SINGAPORE - A panel of experts from the International Council on Monuments and Sites (Icomos) has recommended that the 156-year-old Botanic Gardens be inscribed as a Unesco World Heritage Site.
This is the best of four possible results from a technical assessment of the historic site, and it means the Gardens has a high chance of becoming Singapore's first World Heritage site when the Unesco committee makes a final decision at its 39th session in Bonn, Germany in late June or early July.
The results were released early on Saturday, just after midnight.
Minister for Culture, Community and Youth Lawrence Wong said he was "absolutely delighted" by the recommendation.
He said: "This is a very positive step forward for our bid, and it goes to show that in the eyes of international experts, the Gardens has a strong case to qualify as a Unesco World Heritage Site."
Mr Wong said it attests to how the Gardens has intrinsic, outstanding universal value not just for Singapore, but the whole world.
There were three other possible recommendations that Icomos, which is appointed to provide the World Heritage Committee with expert evaluations of properties proposed for inscription, could have given to the Gardens.
It could have given a referral of nomination, which means that the Republic would have to provide more information for the bid. A deferral would have meant that a more in-depth assessment or a substantial revision was required, which would likely take one and a half years before the bid will be re-evaluated. The worst result would have been a recommendation not to inscribe.
Last September, an Icomos technical assessor spent three days in Singapore to evaluate the Gardens. This came after the Republic submitted its nomination dossier in January last year.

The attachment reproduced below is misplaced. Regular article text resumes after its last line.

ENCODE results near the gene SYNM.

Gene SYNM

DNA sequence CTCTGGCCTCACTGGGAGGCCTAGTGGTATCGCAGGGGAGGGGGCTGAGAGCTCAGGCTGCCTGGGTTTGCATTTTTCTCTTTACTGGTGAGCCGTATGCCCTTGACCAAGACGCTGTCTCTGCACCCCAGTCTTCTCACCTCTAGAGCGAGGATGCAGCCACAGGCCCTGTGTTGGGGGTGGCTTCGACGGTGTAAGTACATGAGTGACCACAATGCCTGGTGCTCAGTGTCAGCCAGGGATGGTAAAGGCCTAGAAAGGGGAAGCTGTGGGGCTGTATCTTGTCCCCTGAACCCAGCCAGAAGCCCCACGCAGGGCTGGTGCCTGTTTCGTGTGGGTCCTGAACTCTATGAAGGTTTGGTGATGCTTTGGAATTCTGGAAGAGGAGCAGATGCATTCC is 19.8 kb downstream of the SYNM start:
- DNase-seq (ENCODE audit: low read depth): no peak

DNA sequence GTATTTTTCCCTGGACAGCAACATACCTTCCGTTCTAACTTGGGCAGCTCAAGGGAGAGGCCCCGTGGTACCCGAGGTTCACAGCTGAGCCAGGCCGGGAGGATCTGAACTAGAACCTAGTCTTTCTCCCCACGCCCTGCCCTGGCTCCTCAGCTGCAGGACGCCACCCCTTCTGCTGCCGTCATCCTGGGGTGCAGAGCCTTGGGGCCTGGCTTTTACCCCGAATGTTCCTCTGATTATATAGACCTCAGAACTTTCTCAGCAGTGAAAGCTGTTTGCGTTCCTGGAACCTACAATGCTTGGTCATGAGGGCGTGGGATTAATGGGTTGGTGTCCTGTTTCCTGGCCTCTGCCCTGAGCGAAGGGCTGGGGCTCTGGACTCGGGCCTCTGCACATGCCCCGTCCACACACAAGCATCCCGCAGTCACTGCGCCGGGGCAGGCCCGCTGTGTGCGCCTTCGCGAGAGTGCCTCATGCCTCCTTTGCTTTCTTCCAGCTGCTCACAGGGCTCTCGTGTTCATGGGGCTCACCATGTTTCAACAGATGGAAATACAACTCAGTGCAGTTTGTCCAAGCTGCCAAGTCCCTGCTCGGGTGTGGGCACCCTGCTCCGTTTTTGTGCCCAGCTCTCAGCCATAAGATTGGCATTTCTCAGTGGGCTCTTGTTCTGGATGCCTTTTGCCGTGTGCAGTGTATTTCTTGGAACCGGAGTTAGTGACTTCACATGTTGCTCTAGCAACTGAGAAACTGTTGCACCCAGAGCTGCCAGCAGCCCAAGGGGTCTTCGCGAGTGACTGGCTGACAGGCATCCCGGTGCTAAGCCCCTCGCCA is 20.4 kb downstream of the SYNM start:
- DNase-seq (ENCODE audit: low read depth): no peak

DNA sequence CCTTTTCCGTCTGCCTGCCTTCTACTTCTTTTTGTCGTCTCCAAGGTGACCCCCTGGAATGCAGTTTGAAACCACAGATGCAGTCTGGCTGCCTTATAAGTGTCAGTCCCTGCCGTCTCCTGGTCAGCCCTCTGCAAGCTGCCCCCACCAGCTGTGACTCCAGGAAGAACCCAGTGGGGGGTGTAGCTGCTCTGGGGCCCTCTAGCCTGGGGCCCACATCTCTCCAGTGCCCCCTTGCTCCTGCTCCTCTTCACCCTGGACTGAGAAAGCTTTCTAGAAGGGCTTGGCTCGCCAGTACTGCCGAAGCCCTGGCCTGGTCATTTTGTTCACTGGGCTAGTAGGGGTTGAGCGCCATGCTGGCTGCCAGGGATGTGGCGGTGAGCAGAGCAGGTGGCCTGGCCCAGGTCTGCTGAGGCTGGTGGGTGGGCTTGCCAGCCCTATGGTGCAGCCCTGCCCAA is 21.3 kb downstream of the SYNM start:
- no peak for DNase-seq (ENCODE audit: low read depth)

The recommendation report by Icomos also detailed how the Gardens' conservation efforts and buffer zone can be strengthened.
Mr Wong said: "And these are things we agree with because we feel that we too want to continue to make the effort to improve our heritage and preservation efforts."
If the Botanic Gardens is successfully inscribed, it will join two other Unesco-listed gardens: The 1759 Royal Botanic Gardens in Kew, England, and the 1545 Orto botanico di Padova in Padua, Italay.
Members of the heritage and conservation circles hailed the recommendation.
Singapore Heritage Society honorary secretary Yeo Kang Shua said the Gardens has all the qualities to be a World Heritage Site. For one, it is the best preserved example of a British tropical colonial botanic gardens, laid out in the English landscape style.
"The dossier Singapore put together is fairly comprehensive and a lot of effort went into its preparation. I do believe it will eventually be listed as a Unesco site," said Dr Yeo.
Mr Nigel Taylor, director of the Gardens, said an estimated 20 per cent increase in visitorship is expected if it is successfully inscribed. More than 4.4 million people visit it annually.
Senior tourism lecturer at Ngee Ann Polytechnic, Mr Michael Chiam, described an official inscription as "another feather in our cap".
He noted that the Gardens is already favoured among locals and visitors, but added: "Just like any Unesco site, tourists would deliberately include the Gardens as part of their itinerary and it will become another avenue to promote Singapore if the bid is successful."
The recommendation is recognition of the Gardens' rich cultural heritage, said National Parks Board chief executive Kenneth Er.
"It also played an important social role as the venue where our founding Prime Minister Lee Kuan Yew rallied the multi-racial nation towards social cohesion in 1959. We hope that the World Heritage Committee's decision later this year will be a favourable one," he added.
The Gardens has been a prominent centre for plant research in Southeast Asia since the 19th century as well. Today, the 74ha space houses more than 10,000 types of plants.
Henry Ridley, who was director of the Gardens from 1888 to 1912, also perfected rubber cultivation and extraction there, which in turn catalysed the rubber boom in the region and later, the world.
Techniques developed at the Gardens ensured that the rubber tree, which takes seven years to mature, is not damaged in the process of extracting latex.
The Gardens is also home to the National Orchid Garden. Since 1956, more than 200 orchid hybrids have been named after distinguished guests including heads of state.
The orchid collection programme was started by Mr Ridley in 1888, and expanded by his successors I. H. Burkill and R. E. Holttum.